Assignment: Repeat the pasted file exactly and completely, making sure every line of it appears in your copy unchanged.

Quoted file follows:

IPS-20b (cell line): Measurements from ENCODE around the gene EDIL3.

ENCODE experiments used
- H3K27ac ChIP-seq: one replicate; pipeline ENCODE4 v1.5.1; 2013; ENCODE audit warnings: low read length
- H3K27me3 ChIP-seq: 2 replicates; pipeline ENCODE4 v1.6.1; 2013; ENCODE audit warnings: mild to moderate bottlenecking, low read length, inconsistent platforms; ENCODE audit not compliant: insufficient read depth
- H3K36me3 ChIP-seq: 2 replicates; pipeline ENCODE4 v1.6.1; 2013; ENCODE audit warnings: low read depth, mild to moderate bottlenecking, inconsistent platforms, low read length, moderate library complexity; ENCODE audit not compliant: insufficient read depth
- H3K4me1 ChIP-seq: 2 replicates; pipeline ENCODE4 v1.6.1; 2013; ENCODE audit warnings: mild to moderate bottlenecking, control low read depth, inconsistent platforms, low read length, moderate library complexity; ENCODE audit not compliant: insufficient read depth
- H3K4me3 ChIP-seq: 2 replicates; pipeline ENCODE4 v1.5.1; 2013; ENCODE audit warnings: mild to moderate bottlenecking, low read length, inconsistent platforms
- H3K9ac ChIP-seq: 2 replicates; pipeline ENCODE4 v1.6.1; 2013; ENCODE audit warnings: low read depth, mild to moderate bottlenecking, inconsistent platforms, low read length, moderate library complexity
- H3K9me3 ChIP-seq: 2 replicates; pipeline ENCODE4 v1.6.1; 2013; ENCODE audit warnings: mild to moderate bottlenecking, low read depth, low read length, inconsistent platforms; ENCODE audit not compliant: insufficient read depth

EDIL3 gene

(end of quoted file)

IPS-20b (cell line): Measurements from ENCODE around the gene EDIL3.

ENCODE experiments used
- H3K27ac ChIP-seq: one replicate; pipeline ENCODE4 v1.5.1; 2013; ENCODE audit warnings: low read length
- H3K27me3 ChIP-seq: 2 replicates; pipeline ENCODE4 v1.6.1; 2013; ENCODE audit warnings: mild to moderate bottlenecking, low read length, inconsistent platforms; ENCODE audit not compliant: insufficient read depth
- H3K36me3 ChIP-seq: 2 replicates; pipeline ENCODE4 v1.6.1; 2013; ENCODE audit warnings: low read depth, mild to moderate bottlenecking, inconsistent platforms, low read length, moderate library complexity; ENCODE audit not compliant: insufficient read depth
- H3K4me1 ChIP-seq: 2 replicates; pipeline ENCODE4 v1.6.1; 2013; ENCODE audit warnings: mild to moderate bottlenecking, control low read depth, inconsistent platforms, low read length, moderate library complexity; ENCODE audit not compliant: insufficient read depth
- H3K4me3 ChIP-seq: 2 replicates; pipeline ENCODE4 v1.5.1; 2013; ENCODE audit warnings: mild to moderate bottlenecking, low read length, inconsistent platforms
- H3K9ac ChIP-seq: 2 replicates; pipeline ENCODE4 v1.6.1; 2013; ENCODE audit warnings: low read depth, mild to moderate bottlenecking, inconsistent platforms, low read length, moderate library complexity
- H3K9me3 ChIP-seq: 2 replicates; pipeline ENCODE4 v1.6.1; 2013; ENCODE audit warnings: mild to moderate bottlenecking, low read depth, low read length, inconsistent platforms; ENCODE audit not compliant: insufficient read depth

EDIL3 gene